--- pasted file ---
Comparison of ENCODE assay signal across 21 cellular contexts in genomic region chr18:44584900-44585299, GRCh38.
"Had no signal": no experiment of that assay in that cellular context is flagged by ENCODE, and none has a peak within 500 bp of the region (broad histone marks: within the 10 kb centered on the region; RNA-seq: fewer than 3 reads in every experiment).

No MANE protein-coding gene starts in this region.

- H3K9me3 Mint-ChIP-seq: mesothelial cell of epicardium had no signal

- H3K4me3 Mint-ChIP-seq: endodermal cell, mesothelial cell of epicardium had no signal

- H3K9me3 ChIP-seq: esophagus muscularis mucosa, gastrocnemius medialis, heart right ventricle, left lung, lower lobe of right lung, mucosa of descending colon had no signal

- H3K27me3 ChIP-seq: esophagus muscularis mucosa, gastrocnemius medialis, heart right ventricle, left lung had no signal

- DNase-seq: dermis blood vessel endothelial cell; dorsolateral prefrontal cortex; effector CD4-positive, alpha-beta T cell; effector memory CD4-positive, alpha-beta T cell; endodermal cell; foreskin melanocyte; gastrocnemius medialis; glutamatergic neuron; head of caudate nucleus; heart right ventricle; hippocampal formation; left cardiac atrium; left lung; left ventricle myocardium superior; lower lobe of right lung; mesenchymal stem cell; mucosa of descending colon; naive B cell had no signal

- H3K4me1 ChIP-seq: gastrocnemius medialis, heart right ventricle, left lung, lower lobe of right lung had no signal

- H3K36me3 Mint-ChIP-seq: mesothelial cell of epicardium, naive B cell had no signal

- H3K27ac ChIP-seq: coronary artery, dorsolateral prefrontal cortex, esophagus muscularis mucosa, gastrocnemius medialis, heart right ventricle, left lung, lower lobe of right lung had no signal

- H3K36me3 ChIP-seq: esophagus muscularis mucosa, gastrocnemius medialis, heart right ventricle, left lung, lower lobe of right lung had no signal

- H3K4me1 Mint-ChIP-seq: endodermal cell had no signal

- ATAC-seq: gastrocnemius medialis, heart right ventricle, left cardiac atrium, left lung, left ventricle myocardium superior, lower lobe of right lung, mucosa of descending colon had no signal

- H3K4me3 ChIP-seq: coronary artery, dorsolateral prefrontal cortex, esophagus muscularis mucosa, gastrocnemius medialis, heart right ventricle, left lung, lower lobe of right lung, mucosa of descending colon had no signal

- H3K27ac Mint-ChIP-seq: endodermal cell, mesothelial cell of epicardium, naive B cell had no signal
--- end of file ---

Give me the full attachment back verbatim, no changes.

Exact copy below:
Comparison of ENCODE assay signal across 21 cellular contexts in genomic region chr18:44584900-44585299, GRCh38.
"Had no signal": no experiment of that assay in that cellular context is flagged by ENCODE, and none has a peak within 500 bp of the region (broad histone marks: within the 10 kb centered on the region; RNA-seq: fewer than 3 reads in every experiment).

No MANE protein-coding gene starts in this region.

- H3K9me3 Mint-ChIP-seq: mesothelial cell of epicardium had no signal

- H3K4me3 Mint-ChIP-seq: endodermal cell, mesothelial cell of epicardium had no signal

- H3K9me3 ChIP-seq: esophagus muscularis mucosa, gastrocnemius medialis, heart right ventricle, left lung, lower lobe of right lung, mucosa of descending colon had no signal

- H3K27me3 ChIP-seq: esophagus muscularis mucosa, gastrocnemius medialis, heart right ventricle, left lung had no signal

- DNase-seq: dermis blood vessel endothelial cell; dorsolateral prefrontal cortex; effector CD4-positive, alpha-beta T cell; effector memory CD4-positive, alpha-beta T cell; endodermal cell; foreskin melanocyte; gastrocnemius medialis; glutamatergic neuron; head of caudate nucleus; heart right ventricle; hippocampal formation; left cardiac atrium; left lung; left ventricle myocardium superior; lower lobe of right lung; mesenchymal stem cell; mucosa of descending colon; naive B cell had no signal

- H3K4me1 ChIP-seq: gastrocnemius medialis, heart right ventricle, left lung, lower lobe of right lung had no signal

- H3K36me3 Mint-ChIP-seq: mesothelial cell of epicardium, naive B cell had no signal

- H3K27ac ChIP-seq: coronary artery, dorsolateral prefrontal cortex, esophagus muscularis mucosa, gastrocnemius medialis, heart right ventricle, left lung, lower lobe of right lung had no signal

- H3K36me3 ChIP-seq: esophagus muscularis mucosa, gastrocnemius medialis, heart right ventricle, left lung, lower lobe of right lung had no signal

- H3K4me1 Mint-ChIP-seq: endodermal cell had no signal

- ATAC-seq: gastrocnemius medialis, heart right ventricle, left cardiac atrium, left lung, left ventricle myocardium superior, lower lobe of right lung, mucosa of descending colon had no signal

- H3K4me3 ChIP-seq: coronary artery, dorsolateral prefrontal cortex, esophagus muscularis mucosa, gastrocnemius medialis, heart right ventricle, left lung, lower lobe of right lung, mucosa of descending colon had no signal

- H3K27ac Mint-ChIP-seq: endodermal cell, mesothelial cell of epicardium, naive B cell had no signal